Japan does not have a general "right to access" like Scandinavian countries, wild camping on public land is theoretically illegal and wild camping on private property requires the landowner's permission.
That said, both rules are only loosely enforced and there's a bit of a tradition of "urban camping" (野宿 nojuku) in Japan: simply put, if you pitch up a tent or even sleep on a bench in an out-of-the-way place so that you don't disturb anybody and don't make a mess, you're unlikely to be disturbed either. I've done this a few times and never had a problem, just pitch your tent late and head out early, or ask permission.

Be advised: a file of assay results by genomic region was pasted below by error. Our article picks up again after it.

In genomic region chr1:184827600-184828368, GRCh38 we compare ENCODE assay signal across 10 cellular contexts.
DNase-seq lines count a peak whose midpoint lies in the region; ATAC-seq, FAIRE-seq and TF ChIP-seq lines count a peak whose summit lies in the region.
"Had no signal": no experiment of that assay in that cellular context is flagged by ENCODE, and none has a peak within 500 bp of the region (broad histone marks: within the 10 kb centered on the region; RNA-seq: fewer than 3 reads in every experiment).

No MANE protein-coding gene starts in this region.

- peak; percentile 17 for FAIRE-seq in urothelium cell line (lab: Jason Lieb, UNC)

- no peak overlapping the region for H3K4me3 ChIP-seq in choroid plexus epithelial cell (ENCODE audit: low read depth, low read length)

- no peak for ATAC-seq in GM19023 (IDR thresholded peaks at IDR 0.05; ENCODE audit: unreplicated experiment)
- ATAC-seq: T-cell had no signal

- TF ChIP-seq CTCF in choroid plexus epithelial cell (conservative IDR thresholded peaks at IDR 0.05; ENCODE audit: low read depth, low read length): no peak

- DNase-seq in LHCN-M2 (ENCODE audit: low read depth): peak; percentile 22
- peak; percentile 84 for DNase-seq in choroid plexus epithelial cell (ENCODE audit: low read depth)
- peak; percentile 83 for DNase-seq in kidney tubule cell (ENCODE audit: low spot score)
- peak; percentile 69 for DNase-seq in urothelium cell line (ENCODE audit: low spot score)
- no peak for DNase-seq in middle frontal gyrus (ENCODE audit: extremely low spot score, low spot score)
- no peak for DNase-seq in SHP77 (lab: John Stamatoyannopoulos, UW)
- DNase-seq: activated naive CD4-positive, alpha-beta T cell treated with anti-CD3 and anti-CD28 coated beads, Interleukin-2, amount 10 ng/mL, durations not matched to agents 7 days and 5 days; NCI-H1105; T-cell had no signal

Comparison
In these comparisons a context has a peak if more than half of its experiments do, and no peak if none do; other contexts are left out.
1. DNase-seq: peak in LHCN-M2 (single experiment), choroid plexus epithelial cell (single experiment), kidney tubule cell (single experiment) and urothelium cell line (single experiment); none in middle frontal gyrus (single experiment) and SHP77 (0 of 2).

(courtesy me and my tent)
Also, Japanese campsites tend to be pretty cheap, eg. the view above in Iya Valley cost me all of ¥500 and that included showers. Hokkaido has lots of similar camping options, occasionally even including a nearby natural hot spring (eg. Wakoto near Lake Akan, Onuma near Hakodate, etc.)
For the specific case of Daisetsuzan, these are some pretty serious mountains and the traverse is not an easy hike. While there are campsites, some of them free, most people opt to stay in the huts, which are cheap and considerably more comfortable if there's bad weather, plus you don't have to lug a tent around! See this question and, in particular, this guide for details.